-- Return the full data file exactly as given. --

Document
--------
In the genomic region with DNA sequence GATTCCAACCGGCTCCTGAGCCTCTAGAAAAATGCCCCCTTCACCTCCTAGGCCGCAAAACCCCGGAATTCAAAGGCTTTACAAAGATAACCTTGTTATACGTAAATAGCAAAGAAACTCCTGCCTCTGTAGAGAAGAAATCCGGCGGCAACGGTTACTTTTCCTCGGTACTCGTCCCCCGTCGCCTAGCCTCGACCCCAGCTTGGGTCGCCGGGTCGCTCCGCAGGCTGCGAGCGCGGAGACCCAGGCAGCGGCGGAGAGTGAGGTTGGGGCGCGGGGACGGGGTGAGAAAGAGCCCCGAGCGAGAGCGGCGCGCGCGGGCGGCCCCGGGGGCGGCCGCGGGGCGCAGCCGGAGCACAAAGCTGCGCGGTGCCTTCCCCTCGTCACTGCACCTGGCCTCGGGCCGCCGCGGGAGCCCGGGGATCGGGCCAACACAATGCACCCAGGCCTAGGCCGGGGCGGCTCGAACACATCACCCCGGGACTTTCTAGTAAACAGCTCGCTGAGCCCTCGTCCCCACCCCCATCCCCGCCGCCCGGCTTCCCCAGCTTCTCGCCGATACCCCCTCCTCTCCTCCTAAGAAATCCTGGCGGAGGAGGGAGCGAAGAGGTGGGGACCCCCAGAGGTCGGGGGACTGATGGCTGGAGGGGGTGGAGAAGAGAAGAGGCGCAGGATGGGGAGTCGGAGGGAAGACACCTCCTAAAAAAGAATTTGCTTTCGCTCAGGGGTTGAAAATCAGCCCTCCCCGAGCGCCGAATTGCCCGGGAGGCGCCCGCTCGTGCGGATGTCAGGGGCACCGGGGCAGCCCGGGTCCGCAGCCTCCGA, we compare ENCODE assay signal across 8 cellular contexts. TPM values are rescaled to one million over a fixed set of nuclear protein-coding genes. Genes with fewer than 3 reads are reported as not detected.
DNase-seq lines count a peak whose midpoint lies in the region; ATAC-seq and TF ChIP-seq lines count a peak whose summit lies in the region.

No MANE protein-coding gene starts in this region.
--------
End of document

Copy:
In the genomic region with DNA sequence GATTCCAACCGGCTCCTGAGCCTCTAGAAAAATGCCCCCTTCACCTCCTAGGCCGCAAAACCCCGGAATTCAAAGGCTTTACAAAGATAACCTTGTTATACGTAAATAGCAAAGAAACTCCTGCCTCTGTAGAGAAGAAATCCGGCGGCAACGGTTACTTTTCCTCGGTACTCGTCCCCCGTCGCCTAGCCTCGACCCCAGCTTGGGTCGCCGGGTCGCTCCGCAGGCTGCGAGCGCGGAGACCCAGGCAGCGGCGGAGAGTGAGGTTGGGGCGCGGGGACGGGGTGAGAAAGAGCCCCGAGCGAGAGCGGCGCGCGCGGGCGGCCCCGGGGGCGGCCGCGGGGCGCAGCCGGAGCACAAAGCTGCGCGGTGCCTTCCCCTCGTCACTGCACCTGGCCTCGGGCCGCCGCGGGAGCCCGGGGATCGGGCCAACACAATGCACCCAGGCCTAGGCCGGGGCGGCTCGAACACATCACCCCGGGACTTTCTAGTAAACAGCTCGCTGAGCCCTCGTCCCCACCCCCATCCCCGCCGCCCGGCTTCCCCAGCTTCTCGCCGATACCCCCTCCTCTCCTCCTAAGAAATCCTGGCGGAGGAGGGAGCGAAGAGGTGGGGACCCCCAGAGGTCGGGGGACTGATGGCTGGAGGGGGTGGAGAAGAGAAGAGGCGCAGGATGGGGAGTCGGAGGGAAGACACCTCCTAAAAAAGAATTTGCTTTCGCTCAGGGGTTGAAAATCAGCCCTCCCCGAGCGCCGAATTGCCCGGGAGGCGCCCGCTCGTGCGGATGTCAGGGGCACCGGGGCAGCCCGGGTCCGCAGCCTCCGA, we compare ENCODE assay signal across 8 cellular contexts. TPM values are rescaled to one million over a fixed set of nuclear protein-coding genes. Genes with fewer than 3 reads are reported as not detected.
DNase-seq lines count a peak whose midpoint lies in the region; ATAC-seq and TF ChIP-seq lines count a peak whose summit lies in the region.

No MANE protein-coding gene starts in this region.